Talk of negative oil prices is on the rise.
It should be a rare phenomenon in the global energy market that feeds fuel to the indomitable movement of cars, trucks and planes, not to mention a host of products like plastics and asphalt.
But with the COVID-19 pandemic depressing oil demand and oil-producing states like Russia and Saudi Arabia flooding production to reclaim a market upset by U.S. shale, negative prices don't seem so far away.
Brent crude — the international benchmark price — fell to $25 yesterday, near a 17-year low reached last month. And the market is currently oversupplied by about 25 million barrels a day, according to Rystad Energy's head of oil markets, Bjørnar Tonhaugen, who said in a note yesterday that "April will be one of the toughest months in history for oil."
"There's nowhere to hide from this tsunami of oversupply," Tonhaugen said, "and diplomacy won't be able to help the physical oil market nor oil prices in the short term."
Already, a niche market of sour crude in Wyoming crossed into the negatives last week.
Antoine Halff, a senior research scholar at Columbia University's Center on Global Energy Policy, talked with E&E News about whether the world is headed to negative prices, how we got here and what happens if the price of crude oil turns upside down.
The storage problem
Prices go negative when companies have taken more out of the ground than can move through a pipe or be stored somewhere. It means having to pay someone to take it.
"The closer we get to full tanks, the closer we get to zero price," Halff said.
And it's unprecedented.
The globe has never put storage capacity to the test before, or understood it fully. As recent as the 2014 oil price downturn, Halff said, no one knew how much room there was for crude storage across the world.
Satellite imaging has changed that — Halff is co-founder and chief analyst at Kayrros, an energy data analytics firm — by allowing markets to do a calculus of demand, supply and storage capacity.
But matching crude and places to put it isn't straightforward, adding to the pressure on pricing.
"To match inventory looking for storage with storage looking for inventory is more difficult when you have a rapid decline in demand, a disorderly decline in demand," Halff said of the sudden impact of the price war and the coronavirus on markets.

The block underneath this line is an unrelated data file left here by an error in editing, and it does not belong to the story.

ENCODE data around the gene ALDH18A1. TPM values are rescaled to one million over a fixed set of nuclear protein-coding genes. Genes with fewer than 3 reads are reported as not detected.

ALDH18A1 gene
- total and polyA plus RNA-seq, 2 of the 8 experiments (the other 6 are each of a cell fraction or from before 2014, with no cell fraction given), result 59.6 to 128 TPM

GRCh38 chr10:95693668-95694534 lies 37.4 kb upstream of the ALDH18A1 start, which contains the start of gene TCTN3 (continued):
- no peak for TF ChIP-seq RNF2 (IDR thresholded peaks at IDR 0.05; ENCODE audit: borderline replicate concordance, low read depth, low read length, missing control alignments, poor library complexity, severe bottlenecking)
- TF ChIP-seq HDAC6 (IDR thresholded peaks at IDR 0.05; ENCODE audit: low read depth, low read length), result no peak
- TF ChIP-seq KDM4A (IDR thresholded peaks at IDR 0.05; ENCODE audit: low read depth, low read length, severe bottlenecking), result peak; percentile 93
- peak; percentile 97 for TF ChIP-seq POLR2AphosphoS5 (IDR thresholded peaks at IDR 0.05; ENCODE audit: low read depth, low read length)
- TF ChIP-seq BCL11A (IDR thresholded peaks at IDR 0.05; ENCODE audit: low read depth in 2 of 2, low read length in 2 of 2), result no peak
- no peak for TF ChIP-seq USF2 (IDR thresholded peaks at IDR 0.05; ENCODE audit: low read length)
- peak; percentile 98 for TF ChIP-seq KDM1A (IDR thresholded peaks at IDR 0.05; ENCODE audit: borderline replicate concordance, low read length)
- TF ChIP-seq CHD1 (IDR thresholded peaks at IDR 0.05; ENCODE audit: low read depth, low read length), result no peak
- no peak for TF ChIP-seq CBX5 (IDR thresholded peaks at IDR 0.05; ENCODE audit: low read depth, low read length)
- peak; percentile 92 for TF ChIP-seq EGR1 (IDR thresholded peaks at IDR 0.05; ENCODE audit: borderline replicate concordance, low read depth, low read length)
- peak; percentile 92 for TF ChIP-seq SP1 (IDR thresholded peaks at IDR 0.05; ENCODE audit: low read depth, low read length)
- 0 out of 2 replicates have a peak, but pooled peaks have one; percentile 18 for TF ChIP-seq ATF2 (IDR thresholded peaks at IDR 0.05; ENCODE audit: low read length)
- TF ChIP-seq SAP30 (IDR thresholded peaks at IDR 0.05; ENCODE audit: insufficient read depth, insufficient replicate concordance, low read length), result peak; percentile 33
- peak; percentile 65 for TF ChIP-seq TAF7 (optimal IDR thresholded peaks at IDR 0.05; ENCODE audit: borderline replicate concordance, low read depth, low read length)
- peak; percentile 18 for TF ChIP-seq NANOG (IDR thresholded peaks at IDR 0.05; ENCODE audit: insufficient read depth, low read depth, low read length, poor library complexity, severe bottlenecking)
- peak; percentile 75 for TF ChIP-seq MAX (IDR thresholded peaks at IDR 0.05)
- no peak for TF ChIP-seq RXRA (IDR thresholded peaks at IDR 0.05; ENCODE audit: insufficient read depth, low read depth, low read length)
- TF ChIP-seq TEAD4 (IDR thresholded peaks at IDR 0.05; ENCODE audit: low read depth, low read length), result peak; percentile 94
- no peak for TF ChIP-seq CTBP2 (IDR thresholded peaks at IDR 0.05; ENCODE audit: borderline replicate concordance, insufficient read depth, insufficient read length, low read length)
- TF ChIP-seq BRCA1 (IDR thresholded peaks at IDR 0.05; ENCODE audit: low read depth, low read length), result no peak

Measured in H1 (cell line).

The United States has more spare capacity than China or the Middle East. It's just disaggregated, spread across thousands of sites with hundreds of companies that are incentivized to wait and make a buck, Halff said.
Supply, demand solutions
Industry can't just continue in a negative price environment, Halff said. But the problem of declining prices has solutions.
As world producers approach lower and lower prices, someone usually relents, and production drops.
And the most vulnerable places to low or negative prices are ones where production costs are high or available storage capacity is low.
On a micro scale, for example, it's the Wyoming sour crude producer with a barrel of black sour and no one to sell it to and nowhere to put it.
OPEC has been keeping production caps in place in recent years to keep the price from swelling. But the breakdown of talks in early March kicked off a game of chicken.
"There is a bit of a poker game, or a chess game. Everybody is waiting for the other one to blink," Halff said. "If nobody blinks, we are going to get to negative prices."
People smirk at the idea that supply creates demand, but with crude oil it does.
Low prices boost demand for crude products like gasoline, Halff said.
"You fill your SUV and take a trip across country," he said. "In 2014, the price dropped really hard, but demand went through the roof."
But that demand hasn't arrived this year, contributing to the price slide to zero. The pandemic has stilled economic activity. People are sheltering in place, and companies have slashed travel plans.
"The demand response is suppressed by the coronavirus," Halff said. "Once that is behind us, you may see a sharp recovery."
The Wyoming crude that crossed into the negatives last week has recovered somewhat, according to Kirkwood Oil and Gas LLC, an exploration and production company in central Wyoming.
But things are still sour for the niche market.
The spot trading price of Wyoming sour crude asphaltic hit 0.5 cents a barrel Tuesday.